Young immigrants have a DREAM

Writing in U.S. Catholic, Fr. Tom Joyce relates the story of Rigoberto Padilla. Rigo came to this country at 6, and eventually became an honor student at the University of Illinois at Chicago. He was caught running a stop sign after drinking beers, and, as an undocumented immigrant, had no driver’s license. ICE came upon him as he was locked up in Cook County Jail, and an immigration judge quickly ordered his deportation.

A campaign ensued among his fellow students and faculty at UIC to allow him to stay in the country, at least to finish his education – he is a junior and sociology major. One interesting aspect of the protest in favor of Rigo was that many of the organizers were in the same situation – undocumented students who were brought to this country at young ages. Like Rigo many no longer had effective contacts to their country of origin, may be had never even visited it, and see themselves as “Americans.” Now he can stay to finish his education, but there are many in our schools who have similar histories to Rigo’s.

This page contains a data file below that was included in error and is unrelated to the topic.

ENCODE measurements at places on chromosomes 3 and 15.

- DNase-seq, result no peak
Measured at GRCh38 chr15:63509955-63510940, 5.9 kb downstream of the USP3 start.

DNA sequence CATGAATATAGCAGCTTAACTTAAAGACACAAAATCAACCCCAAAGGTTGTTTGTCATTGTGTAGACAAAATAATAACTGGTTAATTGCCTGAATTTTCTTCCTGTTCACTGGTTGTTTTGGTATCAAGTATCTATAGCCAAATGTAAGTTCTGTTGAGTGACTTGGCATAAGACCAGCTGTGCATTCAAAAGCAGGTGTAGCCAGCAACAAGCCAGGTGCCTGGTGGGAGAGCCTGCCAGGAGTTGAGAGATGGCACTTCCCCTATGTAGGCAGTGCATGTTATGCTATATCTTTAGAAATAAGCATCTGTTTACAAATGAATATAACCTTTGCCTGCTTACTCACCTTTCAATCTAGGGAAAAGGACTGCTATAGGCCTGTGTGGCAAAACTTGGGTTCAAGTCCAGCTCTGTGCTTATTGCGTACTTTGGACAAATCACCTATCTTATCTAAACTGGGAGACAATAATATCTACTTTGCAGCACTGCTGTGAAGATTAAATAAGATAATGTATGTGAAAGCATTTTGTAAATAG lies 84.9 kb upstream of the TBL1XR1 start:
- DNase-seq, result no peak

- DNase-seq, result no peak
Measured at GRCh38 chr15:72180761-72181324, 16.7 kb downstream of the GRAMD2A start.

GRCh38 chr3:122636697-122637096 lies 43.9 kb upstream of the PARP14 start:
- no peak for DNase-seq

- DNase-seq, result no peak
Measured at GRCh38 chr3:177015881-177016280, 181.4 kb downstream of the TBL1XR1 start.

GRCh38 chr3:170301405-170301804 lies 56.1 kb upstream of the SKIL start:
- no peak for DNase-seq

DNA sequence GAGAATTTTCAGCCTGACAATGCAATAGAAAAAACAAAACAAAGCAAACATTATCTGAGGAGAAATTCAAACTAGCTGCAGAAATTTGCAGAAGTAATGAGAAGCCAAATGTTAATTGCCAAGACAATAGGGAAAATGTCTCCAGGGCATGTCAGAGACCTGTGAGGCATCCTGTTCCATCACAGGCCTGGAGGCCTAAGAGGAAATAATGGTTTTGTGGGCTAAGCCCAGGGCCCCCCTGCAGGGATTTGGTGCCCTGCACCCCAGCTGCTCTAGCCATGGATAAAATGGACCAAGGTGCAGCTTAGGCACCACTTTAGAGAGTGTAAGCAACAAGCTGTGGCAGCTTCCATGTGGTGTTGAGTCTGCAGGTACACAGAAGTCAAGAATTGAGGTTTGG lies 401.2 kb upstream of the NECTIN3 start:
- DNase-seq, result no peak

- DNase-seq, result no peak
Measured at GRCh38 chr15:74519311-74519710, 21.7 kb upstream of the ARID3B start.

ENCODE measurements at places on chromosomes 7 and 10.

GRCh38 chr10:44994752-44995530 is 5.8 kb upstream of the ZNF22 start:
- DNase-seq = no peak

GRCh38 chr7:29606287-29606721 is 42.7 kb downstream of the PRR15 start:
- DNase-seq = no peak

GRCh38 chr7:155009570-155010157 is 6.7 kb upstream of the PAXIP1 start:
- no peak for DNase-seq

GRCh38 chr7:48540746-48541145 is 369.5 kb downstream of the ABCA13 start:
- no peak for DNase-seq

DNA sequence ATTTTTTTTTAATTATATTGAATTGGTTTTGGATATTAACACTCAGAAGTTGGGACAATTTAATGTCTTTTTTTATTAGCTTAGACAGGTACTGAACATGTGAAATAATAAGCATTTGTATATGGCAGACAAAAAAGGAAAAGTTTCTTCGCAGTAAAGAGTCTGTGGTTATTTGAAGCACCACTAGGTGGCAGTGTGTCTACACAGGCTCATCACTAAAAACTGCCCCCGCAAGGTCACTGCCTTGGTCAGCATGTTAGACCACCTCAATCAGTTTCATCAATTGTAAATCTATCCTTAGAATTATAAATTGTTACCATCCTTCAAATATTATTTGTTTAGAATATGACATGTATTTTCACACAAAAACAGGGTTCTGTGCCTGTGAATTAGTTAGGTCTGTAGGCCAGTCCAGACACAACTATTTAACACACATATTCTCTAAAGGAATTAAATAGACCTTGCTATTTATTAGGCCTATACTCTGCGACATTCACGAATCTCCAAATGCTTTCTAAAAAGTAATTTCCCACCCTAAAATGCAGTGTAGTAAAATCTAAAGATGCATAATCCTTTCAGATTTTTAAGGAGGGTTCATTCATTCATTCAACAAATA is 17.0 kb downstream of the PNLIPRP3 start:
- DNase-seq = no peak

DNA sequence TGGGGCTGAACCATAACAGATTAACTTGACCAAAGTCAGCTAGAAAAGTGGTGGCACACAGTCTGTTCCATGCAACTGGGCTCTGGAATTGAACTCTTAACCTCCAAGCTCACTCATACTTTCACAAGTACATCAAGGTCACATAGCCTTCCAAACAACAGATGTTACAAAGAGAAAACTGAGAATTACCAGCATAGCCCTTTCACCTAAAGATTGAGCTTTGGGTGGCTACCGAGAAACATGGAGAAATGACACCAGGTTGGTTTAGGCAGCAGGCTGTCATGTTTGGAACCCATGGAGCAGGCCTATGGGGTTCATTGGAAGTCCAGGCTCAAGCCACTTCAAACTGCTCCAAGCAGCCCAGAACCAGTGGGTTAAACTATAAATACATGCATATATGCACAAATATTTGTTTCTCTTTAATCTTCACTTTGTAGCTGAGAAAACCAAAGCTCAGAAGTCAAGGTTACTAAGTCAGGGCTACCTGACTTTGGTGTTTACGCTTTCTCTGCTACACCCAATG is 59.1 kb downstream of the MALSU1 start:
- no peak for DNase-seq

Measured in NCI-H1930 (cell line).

I always thought our hard-nose attitudes on immigration, especially toward the young, was a waste of money and talent. We educated them in our schools and when they were ready to be productive citizens of society, we begrudged them help in the final stage of education. What a waste of talent!

For years Rep. Luis Gutierrez (D-Ill.) of Chicago has introduced in Congress the so-called Dream Act, which would extend to youth who were brought to this country illegally before 15 years and who went through our schools, the right to stay to finish their education and then even to apply for permanent residency.

Read more here.

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